Milton Alan Widerman, known for his creativity in engineering designs that ran from aircraft to stores and parking lots, died at his Huntington home from congestive heart failure on April 22, 11 days after his 91st birthday.
Widerman's talent for design was apparent early, his family said. As a teenager, he'd sketch futuristic car designs on the cardboard inserts from laundered shirts, said his son, Paul, of upstate Accord
"He always loved cars. He wanted to design for the auto industry, but the war came along and there were no jobs doing that," said another son, Steve, of Huntington.
Milton Widerman would eventually get work designing aircraft, as a civilian, during World War II.
In a eulogy of her father, Susan Blog of Huntington said his designs for the government included a plane that could refuel in midair.
He later became an expert in designing stores and maximum-efficiency parking lots when he worked for the Pathmark supermarket chain, Blog said.
Even though he retired 20 years ago, Steve Widerman said his father had many design projects on his drafting table. "He went around to different people in Huntington to help them design things," the son said.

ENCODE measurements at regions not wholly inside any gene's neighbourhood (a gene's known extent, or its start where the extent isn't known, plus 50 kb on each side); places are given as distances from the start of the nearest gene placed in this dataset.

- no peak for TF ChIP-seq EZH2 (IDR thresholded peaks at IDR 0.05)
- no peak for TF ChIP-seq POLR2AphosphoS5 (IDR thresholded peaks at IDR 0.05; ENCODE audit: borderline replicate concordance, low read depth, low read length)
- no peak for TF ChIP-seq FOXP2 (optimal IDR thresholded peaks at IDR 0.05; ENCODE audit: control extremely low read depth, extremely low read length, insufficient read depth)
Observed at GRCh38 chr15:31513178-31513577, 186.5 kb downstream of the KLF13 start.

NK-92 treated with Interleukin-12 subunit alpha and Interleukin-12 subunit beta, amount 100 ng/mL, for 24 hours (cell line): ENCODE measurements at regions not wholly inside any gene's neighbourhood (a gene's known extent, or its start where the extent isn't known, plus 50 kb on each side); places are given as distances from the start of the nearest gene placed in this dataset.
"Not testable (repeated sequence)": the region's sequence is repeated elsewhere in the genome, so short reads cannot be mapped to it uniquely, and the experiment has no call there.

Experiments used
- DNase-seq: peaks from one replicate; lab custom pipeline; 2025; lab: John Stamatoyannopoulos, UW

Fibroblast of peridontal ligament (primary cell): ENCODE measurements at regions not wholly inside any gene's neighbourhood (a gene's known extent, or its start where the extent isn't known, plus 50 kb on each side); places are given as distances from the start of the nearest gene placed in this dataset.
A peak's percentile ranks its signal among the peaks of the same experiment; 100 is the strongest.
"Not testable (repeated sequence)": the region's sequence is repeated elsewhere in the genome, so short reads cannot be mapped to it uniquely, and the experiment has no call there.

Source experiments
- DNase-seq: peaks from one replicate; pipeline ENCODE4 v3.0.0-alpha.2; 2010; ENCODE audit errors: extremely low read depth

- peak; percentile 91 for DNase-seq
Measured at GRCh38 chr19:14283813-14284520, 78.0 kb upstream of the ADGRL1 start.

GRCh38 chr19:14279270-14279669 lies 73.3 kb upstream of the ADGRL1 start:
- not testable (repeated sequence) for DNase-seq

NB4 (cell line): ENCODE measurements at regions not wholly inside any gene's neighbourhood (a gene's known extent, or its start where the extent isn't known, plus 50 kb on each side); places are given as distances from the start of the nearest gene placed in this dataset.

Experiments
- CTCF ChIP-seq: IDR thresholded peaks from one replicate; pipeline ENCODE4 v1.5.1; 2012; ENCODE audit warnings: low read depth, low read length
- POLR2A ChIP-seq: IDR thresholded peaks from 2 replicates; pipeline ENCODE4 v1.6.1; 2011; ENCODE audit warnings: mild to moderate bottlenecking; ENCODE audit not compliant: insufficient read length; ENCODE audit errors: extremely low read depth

While his children said their father had a "cantankerous" side, they said he was also supportive, providing wise counsel.
Born in Newark, Milton Widerman graduated from Rutgers University in 1942 with a bachelor's degree in mechanical engineering.
He worked for Curtis Wright Aircraft in Ohio, designing planes for the war effort, his family said. He returned to Newark and married the former Carolyn Krichman, his wife of 61 years, who survives him.
He later went to work for Republic Aviation in Farmingdale, settling in Huntington in 1957.
"My father loved Long Island and Huntington," where he was known as the unofficial mayor of West Neck Beach, Paul Widerman said.
In addition to his wife and three children, Widerman's survivors include five grandchildren.
He was buried April 24 at B'nai Jeshurum Cemetery in Hillside, N.J.